Daily news reports continue to announce cuts, layoffs and mergers from big producers, but it is the smaller companies who may be the most vulnerable during the current oil crisis.
Related: Small Oil Companies Express Optimism
Today, I am featuring an interview with independent geologist, Walter Light, to get his perspective on the current downturn.
Thanks for taking a few minutes to give me your perspective on what is happening in your sector. Tell me a little about yourself.
I am an independent geologist and formed Thunder Exploration, Inc. in 1981. We like to see ourselves as a prospect-generating shop with a desire to follow our prospects all the way to production in the terms of moving forward and helping operators. That is what our focus has been for the last 30 years; generate oil and gas drilling projects, market them to the industry and then stay involved with details such as well planning, execution, evaluation and recommendation on completing a successful well.
How have low crude prices affected your work as a geologist?
Well, probably the same as in the rest of the industry. Having been in the business a long time we have the benefit of general stability in our specific business world. But in general, we do see a reduced cash flow into the business.
If you want to continue to drill wells in this environment, you have to get a feel that the cost to do so is commensurate with the price of the commodity. In the free fall pricing environment that we have experienced, nobody’s really been willing to reach up and grab that “falling knife”, as it’s been described-whether it is buying equities in the oil and gas industry or putting deals together or hiring third party services.
Everyone is still trying to correct and to understand if we are at the bottom or not. So generally I think it has slowed the business down and those companies that don’t have debt service and adequate cash flow behind what is required to run their business, they can get into a slower mode of doing business. That’s kinda where we are; kind of a breathing room.
There is time to take a breath, stand back and look at what you have done over the last several years. And if you want to drill new wells, those wells have to be commensurate with the current price. So we are focusing on taking working interest in other people’s deals but also in our generating mode looking at conventional wells, vertical wells and/or horizontal wells that don’t require hydraulic fracturing, because that is a major expense. Or vertical wells that don’t require big completion costs like occur when you hydraulically crack a well. So there are a lot of plays in the $40-50 range where we can play.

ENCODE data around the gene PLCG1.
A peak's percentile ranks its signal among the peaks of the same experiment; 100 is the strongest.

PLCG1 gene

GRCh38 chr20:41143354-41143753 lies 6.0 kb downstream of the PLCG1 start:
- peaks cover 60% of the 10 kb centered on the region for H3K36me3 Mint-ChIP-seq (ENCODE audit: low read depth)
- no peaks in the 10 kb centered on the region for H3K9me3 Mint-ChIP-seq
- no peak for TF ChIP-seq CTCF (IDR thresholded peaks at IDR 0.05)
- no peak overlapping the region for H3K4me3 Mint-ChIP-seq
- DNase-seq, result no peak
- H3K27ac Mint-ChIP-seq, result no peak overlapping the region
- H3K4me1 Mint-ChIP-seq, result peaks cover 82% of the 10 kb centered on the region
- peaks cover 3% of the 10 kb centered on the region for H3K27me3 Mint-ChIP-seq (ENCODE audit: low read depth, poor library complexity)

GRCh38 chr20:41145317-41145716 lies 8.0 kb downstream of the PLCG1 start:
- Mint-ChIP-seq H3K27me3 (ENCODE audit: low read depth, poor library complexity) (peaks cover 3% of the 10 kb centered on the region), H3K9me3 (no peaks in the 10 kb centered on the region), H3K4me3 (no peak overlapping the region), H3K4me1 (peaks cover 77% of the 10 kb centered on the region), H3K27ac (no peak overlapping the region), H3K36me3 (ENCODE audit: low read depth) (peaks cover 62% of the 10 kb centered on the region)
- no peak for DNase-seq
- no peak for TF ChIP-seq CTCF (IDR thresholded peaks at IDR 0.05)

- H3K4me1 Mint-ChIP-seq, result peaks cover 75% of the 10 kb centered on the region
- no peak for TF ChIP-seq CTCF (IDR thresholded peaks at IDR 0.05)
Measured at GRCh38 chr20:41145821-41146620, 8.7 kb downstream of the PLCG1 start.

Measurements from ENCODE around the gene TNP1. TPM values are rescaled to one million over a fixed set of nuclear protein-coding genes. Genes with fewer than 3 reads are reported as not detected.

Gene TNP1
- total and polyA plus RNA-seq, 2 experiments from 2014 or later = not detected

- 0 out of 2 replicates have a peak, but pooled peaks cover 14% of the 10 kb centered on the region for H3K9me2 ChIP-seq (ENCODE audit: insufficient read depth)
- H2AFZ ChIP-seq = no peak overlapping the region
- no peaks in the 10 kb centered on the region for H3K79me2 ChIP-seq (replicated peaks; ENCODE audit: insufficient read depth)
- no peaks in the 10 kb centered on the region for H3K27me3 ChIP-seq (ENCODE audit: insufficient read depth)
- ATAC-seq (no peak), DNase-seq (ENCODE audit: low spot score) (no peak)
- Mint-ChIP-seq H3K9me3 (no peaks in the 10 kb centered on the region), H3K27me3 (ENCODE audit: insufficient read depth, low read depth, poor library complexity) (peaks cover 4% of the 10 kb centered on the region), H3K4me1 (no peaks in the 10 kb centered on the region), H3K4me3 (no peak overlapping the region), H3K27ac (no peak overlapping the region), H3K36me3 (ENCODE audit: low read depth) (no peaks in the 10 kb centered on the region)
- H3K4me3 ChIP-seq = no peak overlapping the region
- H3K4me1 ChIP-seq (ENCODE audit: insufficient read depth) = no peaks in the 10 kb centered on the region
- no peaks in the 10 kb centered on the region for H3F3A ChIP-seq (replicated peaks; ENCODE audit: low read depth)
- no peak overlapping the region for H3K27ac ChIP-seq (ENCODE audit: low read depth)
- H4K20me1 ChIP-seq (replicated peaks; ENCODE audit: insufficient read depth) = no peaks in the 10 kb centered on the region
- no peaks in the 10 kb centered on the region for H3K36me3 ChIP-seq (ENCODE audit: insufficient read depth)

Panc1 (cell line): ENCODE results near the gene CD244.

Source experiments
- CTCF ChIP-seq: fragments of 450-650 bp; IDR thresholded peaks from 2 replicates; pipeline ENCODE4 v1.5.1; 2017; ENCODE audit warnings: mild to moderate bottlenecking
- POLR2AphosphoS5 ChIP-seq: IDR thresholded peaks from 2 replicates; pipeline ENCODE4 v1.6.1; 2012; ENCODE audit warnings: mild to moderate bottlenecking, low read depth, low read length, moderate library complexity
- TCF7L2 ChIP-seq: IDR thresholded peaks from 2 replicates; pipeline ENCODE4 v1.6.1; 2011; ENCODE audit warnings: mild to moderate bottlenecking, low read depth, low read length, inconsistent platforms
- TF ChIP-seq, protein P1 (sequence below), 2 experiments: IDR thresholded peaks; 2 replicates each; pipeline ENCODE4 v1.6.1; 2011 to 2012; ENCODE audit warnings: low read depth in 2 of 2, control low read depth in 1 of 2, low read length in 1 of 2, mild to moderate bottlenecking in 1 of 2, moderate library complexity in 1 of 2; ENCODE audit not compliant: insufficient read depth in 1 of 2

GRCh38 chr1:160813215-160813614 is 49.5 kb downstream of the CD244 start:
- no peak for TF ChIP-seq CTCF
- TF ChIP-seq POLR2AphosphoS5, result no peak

It does cause a re-step back and a slow down and a re-think. We are probably just going to try to continue doing business just as we have with those modifications until we get a feel for where the bottom is and then the service companies will have to adjust their pricing, particularly all of the services that are required for fracking. Halliburton, Baker Hughes, Schlumberger, all these companies that provide a lot of services on the completion side, will have to correct pricing if they wanna keep busy. And that takes a little while for them to adjust, but they will.
You said you have been through this before? Historically, are there any good things that come out of these downturns?
Lots of them. For one thing, it does help everyone to adjust; it forces the service companies to adjust their prices and forces operators to become more efficient in their drilling and recovery methods. So horizontal drilling and fracking are an efficient way to recover light carbons that are more difficult, but even with that spectrum there are things you can do to increase the efficiency of recovering and lower the cost and recover hydrocarbons.
Also, we have been in a frenzy in the Eagle Ford since about 2009. First it was land grab and then it was the intensity of the activity which drove the service company prices up. We’ll get an adjustment downward in pricing, it will give people and operators and geologists like me time to sit back and think about what they have done over the last few years and if they can improve their methods and monitor their existing production. During the frenzy of hitting wells, getting the first wells drilled on a lot of these leases.
That is a fantastic question because it flips it around from a negative to what are the positive things that will come out of this. It will force us as an industry to become more efficient in everything that we do and try to think of new ways. There will be new technology that will come out of this downturn because people want to think of how to do it cheaper, quicker, better and less costly.
For more information about Thunder Exploration, email wthunderx at aol.com